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Imperative of Treating Gunshot Victims Without Police Report**


*By Grace Chigbu*

*03 November 2023*

Despite federal laws mandating hospitals to treat victims of gunshots with or without police involvement to save precious and innocent lives, there is an urgent need for the government to adopt stricter measures to ensure compliance, as incidents of non-compliance have led to untimely deaths. The surge in modern crimes such as “one-chance” robbery, ritual killings, kidnappings, rape, and various other crimes across the country is a growing concern. Fearless armed robbers, ritual killers, “one-chance” criminals, kidnappers, and others are prowling the nation, preying on unsuspecting victims.

Often, individuals fall victim to these criminals in the most unexpected ways. For instance, a young lady visiting her boyfriend in the morning could end up brutally murdered, her organs used for money-making rituals by evening. Similarly, a man attending a meeting in the morning might be kidnapped in the evening by lurking criminals.

Among these criminals, the most unsuspecting are the “one-chance” robbers who target vehicle passengers. They pose as fellow passengers in commercial vehicles, offering empty seats to unsuspecting travelers only to rob them and then forcefully eject them from the moving vehicle. Once again, Nigerian residents in Abuja, the nation’s capital, live in fear of “one-chance” robbers. Greatness Olorunfemi, a community developer and member of the Young African Leaders Initiative Network (YALI), fell victim to these criminals on September 26, 2023. She was robbed of her belongings and pushed out of a fast-moving vehicle along the Maitama-Kubwa highway in Abuja. Tragically, after the incident, Olorunfemi was denied treatment at Maitama General Hospital for not providing a police report and subsequently died.

Olorunfemi’s death has sparked public outrage and prompted the establishment of an investigative panel to unravel the circumstances surrounding her demise. The Senate has also demanded a thorough investigation into her death. Every effort must be made to ascertain the circumstances leading to Olorunfemi’s death and to bring all those responsible to justice. Human life is sacred, and the right to life is guaranteed by our Constitution. Nigerian hospitals should prioritize saving human lives, not refusing treatment to victims of accidents, rape, robbery, gunshot wounds, and other crimes.

The tragic case of Bayo Ohu, a former staff of The Guardian Newspaper, remains etched in memory. Ohu was attacked by alleged hired assassins in his Lagos home in 2009 but did not die immediately. He lost his life after the hospital refused to treat him. Another heartbreaking case was the chairman of the Lagos State chapter of the National Union of Road Transport Workers, who was shot in his house. A nearby hospital refused to treat him, and he passed away on the way to a public hospital. Regrettably, there are many such cases, underscoring the needless loss of lives in the country due to hospitals rejecting patients in need of immediate medical attention.

This situation highlights the fact that life has become tragically cheap in Nigeria, and the value of human life is distressingly low. Authorities must intervene urgently to bring those responsible for the deaths of Olorunfemi and other victims of accidents, rape, robbery, gunshot wounds, and other crimes to justice.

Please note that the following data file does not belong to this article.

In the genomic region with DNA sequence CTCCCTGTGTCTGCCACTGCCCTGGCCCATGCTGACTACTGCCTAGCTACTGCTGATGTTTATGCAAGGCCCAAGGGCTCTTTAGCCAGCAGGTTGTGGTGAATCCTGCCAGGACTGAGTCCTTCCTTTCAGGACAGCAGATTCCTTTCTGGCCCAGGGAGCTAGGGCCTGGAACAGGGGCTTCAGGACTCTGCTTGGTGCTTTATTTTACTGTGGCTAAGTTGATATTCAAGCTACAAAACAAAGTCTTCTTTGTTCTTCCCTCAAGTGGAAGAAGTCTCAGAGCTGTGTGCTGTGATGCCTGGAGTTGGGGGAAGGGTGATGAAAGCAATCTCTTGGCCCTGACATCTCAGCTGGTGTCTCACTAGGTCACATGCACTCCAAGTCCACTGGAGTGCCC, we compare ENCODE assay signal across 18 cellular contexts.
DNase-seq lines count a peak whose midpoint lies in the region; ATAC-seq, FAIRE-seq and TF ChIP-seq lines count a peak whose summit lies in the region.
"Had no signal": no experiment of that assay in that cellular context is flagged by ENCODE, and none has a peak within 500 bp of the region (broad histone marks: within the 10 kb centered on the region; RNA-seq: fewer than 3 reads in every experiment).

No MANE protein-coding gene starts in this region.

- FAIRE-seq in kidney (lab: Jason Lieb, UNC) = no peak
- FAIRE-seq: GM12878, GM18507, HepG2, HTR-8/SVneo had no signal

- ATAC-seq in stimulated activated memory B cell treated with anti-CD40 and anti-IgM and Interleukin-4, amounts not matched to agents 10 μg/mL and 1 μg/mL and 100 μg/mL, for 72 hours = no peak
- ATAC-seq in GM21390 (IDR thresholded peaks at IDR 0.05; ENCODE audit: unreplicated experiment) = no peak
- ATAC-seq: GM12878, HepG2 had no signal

In response to the pain and potential loss of accident victims due to the lack of police reports, the government enacted the Compulsory Treatment and Care for Victims of Gunshot Act in 2017. This legislation mandates hospitals to treat gunshot victims without the need for police clearance or an initial deposit. Hospitals are, however, obligated to report the case to the nearest police station within two hours of commencing treatment. Additionally, the National Health Act of 2014 emphasizes that healthcare providers cannot refuse emergency medical treatment to any person for any reason, and violators face fines and jail terms upon conviction. Successive Inspectors General of Police in Nigeria have also urged medical doctors to treat accident and gunshot victims without delay.

Olorunfemi’s tragic death and the deaths of other victims of “one-chance” robbery, accidents, rape, robbery, gunshot wounds, and other crimes serve as a wakeup call for the police and security agencies to develop more effective crime-fighting strategies. This includes setting clear priorities, effective communication with the public, and decisive action to address security threats. The government should enhance its intelligence-gathering capabilities to better monitor criminal activities and organize public awareness campaigns and workshops to educate people about the risks of “one-chance” robberies.

Engaging police officers with the community through community vigilantes and neighborhood watch programs can help build trust and gather intelligence on criminal activities. Installing and maintaining a network of surveillance cameras in public transportation areas and known hotspots for “one-chance” robberies can aid in monitoring activities and identifying potential criminals. It is crucial to enforce the National Health Act of 2014 and the Compulsory Treatment and Care for Victims of Gunshot Act of 2017. Our challenge in Nigeria is not the absence of laws but the enforcement of existing ones.

Ultimately, political leaders, civil society organizations, and other stakeholders must collaborate to build consensus on the most effective ways to combat criminal activities. Dialogue, consultations, and engagement are essential in this effort to dislodge criminal elements from our society. The imperative is clear – every life matters, and the government and society must act decisively to protect and preserve the sanctity of human life.

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